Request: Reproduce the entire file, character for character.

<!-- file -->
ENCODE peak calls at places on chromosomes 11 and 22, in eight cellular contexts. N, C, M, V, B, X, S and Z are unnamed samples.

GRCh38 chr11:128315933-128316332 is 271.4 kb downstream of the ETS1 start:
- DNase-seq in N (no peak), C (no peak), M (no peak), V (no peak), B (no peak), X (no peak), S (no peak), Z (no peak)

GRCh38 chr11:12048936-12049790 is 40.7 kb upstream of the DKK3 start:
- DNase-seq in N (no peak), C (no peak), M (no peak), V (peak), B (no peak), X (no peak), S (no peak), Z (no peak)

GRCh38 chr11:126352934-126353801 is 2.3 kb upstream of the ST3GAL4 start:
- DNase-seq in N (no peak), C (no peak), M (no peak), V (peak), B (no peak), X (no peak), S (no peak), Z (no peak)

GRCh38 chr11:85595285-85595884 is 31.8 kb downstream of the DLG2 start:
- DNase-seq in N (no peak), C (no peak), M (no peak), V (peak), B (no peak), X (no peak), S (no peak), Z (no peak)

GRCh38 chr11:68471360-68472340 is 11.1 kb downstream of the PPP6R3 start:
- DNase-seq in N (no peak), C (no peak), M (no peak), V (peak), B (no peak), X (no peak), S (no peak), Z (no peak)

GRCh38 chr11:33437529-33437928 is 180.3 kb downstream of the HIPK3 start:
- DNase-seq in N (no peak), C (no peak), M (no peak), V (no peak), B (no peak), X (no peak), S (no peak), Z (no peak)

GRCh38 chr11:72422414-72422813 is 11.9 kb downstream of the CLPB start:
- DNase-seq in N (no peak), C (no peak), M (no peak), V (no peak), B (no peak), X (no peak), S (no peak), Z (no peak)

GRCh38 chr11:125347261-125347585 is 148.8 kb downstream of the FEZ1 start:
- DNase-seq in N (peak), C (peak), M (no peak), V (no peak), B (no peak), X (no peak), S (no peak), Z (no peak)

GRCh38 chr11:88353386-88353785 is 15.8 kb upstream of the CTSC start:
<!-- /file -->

ENCODE peak calls at places on chromosomes 11 and 22, in eight cellular contexts. N, C, M, V, B, X, S and Z are unnamed samples.

GRCh38 chr11:128315933-128316332 is 271.4 kb downstream of the ETS1 start:
- DNase-seq in N (no peak), C (no peak), M (no peak), V (no peak), B (no peak), X (no peak), S (no peak), Z (no peak)

GRCh38 chr11:12048936-12049790 is 40.7 kb upstream of the DKK3 start:
- DNase-seq in N (no peak), C (no peak), M (no peak), V (peak), B (no peak), X (no peak), S (no peak), Z (no peak)

GRCh38 chr11:126352934-126353801 is 2.3 kb upstream of the ST3GAL4 start:
- DNase-seq in N (no peak), C (no peak), M (no peak), V (peak), B (no peak), X (no peak), S (no peak), Z (no peak)

GRCh38 chr11:85595285-85595884 is 31.8 kb downstream of the DLG2 start:
- DNase-seq in N (no peak), C (no peak), M (no peak), V (peak), B (no peak), X (no peak), S (no peak), Z (no peak)

GRCh38 chr11:68471360-68472340 is 11.1 kb downstream of the PPP6R3 start:
- DNase-seq in N (no peak), C (no peak), M (no peak), V (peak), B (no peak), X (no peak), S (no peak), Z (no peak)

GRCh38 chr11:33437529-33437928 is 180.3 kb downstream of the HIPK3 start:
- DNase-seq in N (no peak), C (no peak), M (no peak), V (no peak), B (no peak), X (no peak), S (no peak), Z (no peak)

GRCh38 chr11:72422414-72422813 is 11.9 kb downstream of the CLPB start:
- DNase-seq in N (no peak), C (no peak), M (no peak), V (no peak), B (no peak), X (no peak), S (no peak), Z (no peak)

GRCh38 chr11:125347261-125347585 is 148.8 kb downstream of the FEZ1 start:
- DNase-seq in N (peak), C (peak), M (no peak), V (no peak), B (no peak), X (no peak), S (no peak), Z (no peak)

GRCh38 chr11:88353386-88353785 is 15.8 kb upstream of the CTSC start: